A plane from Qatar lands at Frankfurt Airport after dark on March 1, 2020. Photo: Boris Roessler/dpa

A bitter rivalry between the Gulf states of UAE and Qatar has taken a new twist in the era of Covid-19, with flagship airlines taking opposite approaches in a bid to come out on top.

In a dramatic announcement this week, Emirates said it would follow a government directive to suspend “all passenger services” in a bid to remain viable through a time of increasing global lockdowns and fears over pandemic spread.

The government directive also takes Abu Dhabi-based Etihad Air and budget airlines FlyDubai and AirArabia out of commission for the foreseeable future.

“As a global network airline, we find ourselves in a situation where we cannot viably operate passenger services until countries re-open their borders, and travel confidence returns,” Emirates said, noting that cargo services would continue.

“This painful but pragmatic move will help Emirates Group preserve business viability and secure jobs worldwide, avoiding cuts,” the airline summarized on Twitter.

Less than 24 hours later, rival Qatar Airways issued its own statement on Thursday, striking an entirely different tone.

Like the UAE, it is aiding embassies in organizing final one-off flights for expatriates seeking to return home. But unlike Emirates, Qatar appears to be digging in for the long haul, and ready to take a financial hit for market share.

On Thursday, Qatar Air pledged to not only step up capacity for thousands of global travelers seeking to repatriate ahead of quarantine orders, but to maintain its regular flight links for as long as airports were working.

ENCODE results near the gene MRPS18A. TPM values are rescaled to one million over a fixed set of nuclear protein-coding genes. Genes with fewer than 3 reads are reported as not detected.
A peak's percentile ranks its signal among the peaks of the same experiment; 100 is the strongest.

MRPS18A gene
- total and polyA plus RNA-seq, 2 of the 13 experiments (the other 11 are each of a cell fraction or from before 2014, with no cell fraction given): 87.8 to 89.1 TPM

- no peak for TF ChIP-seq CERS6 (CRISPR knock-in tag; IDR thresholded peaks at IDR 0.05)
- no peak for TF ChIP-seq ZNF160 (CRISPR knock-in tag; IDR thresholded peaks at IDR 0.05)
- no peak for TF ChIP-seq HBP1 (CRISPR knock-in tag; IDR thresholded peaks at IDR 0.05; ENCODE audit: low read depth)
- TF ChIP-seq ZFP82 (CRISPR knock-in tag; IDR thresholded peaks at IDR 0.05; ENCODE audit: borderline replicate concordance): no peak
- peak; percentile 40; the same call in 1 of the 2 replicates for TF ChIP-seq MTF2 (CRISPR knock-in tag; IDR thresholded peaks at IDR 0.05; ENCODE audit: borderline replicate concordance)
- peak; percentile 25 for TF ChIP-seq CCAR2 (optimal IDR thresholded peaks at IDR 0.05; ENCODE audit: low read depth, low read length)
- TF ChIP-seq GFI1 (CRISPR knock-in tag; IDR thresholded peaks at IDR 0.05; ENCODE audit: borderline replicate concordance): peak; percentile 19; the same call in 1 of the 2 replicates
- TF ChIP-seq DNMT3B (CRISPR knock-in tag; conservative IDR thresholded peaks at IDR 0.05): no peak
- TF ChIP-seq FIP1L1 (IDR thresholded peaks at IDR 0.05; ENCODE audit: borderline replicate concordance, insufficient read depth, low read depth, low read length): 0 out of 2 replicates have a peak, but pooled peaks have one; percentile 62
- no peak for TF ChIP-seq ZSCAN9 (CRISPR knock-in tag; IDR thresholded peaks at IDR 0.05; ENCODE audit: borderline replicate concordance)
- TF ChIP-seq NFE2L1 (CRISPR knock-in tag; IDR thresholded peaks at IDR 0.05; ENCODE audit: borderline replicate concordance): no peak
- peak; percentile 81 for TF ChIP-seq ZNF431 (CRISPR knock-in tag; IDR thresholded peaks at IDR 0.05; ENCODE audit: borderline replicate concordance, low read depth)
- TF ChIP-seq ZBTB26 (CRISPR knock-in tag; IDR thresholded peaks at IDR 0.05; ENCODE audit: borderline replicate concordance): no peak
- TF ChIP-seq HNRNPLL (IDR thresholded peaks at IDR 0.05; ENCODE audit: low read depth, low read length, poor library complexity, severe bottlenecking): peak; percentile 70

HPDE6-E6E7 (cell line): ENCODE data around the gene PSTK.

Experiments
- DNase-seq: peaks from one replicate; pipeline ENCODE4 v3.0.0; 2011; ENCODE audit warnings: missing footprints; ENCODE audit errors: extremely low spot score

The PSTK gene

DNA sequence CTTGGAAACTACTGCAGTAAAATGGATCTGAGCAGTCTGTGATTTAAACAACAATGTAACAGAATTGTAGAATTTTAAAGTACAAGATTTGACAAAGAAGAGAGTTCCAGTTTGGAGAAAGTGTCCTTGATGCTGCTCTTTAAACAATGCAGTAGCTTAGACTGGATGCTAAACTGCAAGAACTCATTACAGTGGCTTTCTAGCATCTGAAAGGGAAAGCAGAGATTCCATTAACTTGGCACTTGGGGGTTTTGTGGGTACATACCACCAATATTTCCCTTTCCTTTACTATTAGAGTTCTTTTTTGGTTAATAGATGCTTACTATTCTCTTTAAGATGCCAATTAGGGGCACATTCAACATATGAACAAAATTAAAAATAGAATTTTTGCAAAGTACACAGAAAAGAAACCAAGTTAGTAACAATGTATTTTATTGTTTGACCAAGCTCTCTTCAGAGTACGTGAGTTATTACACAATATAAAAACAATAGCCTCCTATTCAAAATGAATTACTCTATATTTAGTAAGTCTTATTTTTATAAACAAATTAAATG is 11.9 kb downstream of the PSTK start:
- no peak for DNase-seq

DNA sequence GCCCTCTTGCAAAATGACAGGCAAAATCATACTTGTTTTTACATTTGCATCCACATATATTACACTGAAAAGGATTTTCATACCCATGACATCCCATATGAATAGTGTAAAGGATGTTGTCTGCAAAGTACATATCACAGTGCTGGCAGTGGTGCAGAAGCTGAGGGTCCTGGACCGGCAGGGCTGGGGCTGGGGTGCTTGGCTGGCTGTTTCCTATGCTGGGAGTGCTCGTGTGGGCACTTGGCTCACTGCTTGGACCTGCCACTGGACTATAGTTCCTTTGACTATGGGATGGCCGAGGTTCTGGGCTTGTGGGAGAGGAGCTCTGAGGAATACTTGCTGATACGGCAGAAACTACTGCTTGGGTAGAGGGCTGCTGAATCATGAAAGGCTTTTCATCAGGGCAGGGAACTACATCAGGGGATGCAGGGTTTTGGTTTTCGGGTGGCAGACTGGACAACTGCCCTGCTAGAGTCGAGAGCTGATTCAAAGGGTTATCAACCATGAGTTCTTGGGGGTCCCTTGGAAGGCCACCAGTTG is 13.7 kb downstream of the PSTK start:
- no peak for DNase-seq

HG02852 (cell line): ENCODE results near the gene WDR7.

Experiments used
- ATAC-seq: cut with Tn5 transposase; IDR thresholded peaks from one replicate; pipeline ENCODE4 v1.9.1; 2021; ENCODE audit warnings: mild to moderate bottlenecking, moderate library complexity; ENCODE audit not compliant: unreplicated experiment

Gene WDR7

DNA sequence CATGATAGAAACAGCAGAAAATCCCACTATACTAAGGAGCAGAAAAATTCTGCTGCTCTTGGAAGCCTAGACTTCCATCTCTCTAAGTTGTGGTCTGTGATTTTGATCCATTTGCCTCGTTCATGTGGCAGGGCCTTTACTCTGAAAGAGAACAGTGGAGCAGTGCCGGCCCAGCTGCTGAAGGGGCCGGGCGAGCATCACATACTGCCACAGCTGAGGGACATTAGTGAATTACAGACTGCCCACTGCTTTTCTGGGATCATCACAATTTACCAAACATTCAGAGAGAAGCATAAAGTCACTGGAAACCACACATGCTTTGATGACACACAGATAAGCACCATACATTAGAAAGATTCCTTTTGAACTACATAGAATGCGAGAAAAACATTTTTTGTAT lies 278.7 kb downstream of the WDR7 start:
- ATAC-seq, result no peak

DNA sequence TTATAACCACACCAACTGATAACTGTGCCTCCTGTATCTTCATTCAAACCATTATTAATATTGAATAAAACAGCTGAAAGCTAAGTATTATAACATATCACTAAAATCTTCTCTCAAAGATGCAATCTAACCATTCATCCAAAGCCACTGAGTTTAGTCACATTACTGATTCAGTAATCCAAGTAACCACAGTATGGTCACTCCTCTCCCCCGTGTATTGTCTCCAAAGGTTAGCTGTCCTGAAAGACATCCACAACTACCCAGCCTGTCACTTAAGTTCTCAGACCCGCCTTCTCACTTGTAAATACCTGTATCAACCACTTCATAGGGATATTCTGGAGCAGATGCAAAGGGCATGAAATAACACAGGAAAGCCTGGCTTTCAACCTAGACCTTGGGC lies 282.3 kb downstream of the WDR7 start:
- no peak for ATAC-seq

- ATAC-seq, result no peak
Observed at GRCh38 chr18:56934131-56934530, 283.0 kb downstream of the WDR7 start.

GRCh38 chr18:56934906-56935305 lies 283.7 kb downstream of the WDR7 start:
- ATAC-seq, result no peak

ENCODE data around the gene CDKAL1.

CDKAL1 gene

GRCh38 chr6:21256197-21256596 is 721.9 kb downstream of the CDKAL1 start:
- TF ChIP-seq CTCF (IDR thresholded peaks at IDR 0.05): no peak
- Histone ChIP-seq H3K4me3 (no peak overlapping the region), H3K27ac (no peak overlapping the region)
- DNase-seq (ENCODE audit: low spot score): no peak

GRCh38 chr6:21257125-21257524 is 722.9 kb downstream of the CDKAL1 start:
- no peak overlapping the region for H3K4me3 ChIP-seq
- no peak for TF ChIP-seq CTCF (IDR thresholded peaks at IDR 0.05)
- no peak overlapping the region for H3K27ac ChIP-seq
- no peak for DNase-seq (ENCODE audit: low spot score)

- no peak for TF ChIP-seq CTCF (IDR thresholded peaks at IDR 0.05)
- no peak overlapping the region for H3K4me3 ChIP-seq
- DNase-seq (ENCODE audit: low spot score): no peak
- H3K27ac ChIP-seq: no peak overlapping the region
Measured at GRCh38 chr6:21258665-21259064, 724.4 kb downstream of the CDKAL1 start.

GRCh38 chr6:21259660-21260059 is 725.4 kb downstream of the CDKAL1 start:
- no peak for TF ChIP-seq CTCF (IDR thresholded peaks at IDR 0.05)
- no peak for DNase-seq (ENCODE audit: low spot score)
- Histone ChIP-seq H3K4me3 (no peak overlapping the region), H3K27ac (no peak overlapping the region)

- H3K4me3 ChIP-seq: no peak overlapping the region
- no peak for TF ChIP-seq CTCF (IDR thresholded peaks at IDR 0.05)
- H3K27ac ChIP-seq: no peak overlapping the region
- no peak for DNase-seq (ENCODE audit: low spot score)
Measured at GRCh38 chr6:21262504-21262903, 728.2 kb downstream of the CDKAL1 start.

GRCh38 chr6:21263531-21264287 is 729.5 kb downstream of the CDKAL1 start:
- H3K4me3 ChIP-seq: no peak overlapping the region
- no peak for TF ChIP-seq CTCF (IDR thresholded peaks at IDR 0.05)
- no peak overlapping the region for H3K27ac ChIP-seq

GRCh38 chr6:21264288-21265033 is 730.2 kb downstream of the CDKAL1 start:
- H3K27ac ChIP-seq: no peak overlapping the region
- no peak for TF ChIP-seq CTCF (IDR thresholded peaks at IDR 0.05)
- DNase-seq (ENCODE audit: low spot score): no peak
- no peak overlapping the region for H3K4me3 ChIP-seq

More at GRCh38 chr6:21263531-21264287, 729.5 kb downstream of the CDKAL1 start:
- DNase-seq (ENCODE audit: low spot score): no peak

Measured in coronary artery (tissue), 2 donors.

The company said it flew 100,000 people home in the past week alone.

“We will always be about bringing people together – and that’s more important now than ever. As one of the only global carriers still operating during this challenging time, we are working closely with embassies around the world to help get their citizens home,” the company tweeted.

The state-backed carrier emphasized it would continue operating flights to 75 cities so long as it was able. Destinations still listed on its site ranged from Los Angeles to Tehran to Manila.

As an incentive against customers seeking refunds, Qatar Airways has offered a voucher for the original fare plus 10%. Emirates Airline is offering vouchers good for 12 months as an alternative to refunds.

For the leadership in Doha, however, this gambit may be seen as an opportunity to become the go-to global aviation hub when coronavirus fears eventually recede.

“It’s a gamble – short-term pain for long-term gain,” said James M. Dorsey, senior fellow at Singapore’s S. Rajaratnam School of International Studies and Middle East Center.

The UAE and key allies, namely Saudi Arabia, launched a blockade against Qatar in June 2017 over its support for the Muslim Brotherhood and cheering of regional uprisings in which Islamist factions were poised to gain ground.

The blockade notably banned Qatari planes from much of the Arabian Peninsula’s airspace, forcing the country’s flagship carrier to make expensive detours. Qatar Airways nevertheless managed to stay in the game.

Doha’s latest costly plan to seize market share for desperate travelers crisscrossing Asia, Africa, Europe and North America may or may not work out in its favor in the long run. In the short-term, Qatar can capitalize on sky-high ticket prices as expatriates and tourists race home against the unknown.

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Alison Tahmizian Meuse

Alison T Meuse is the Asia Times Middle East editor and correspondent.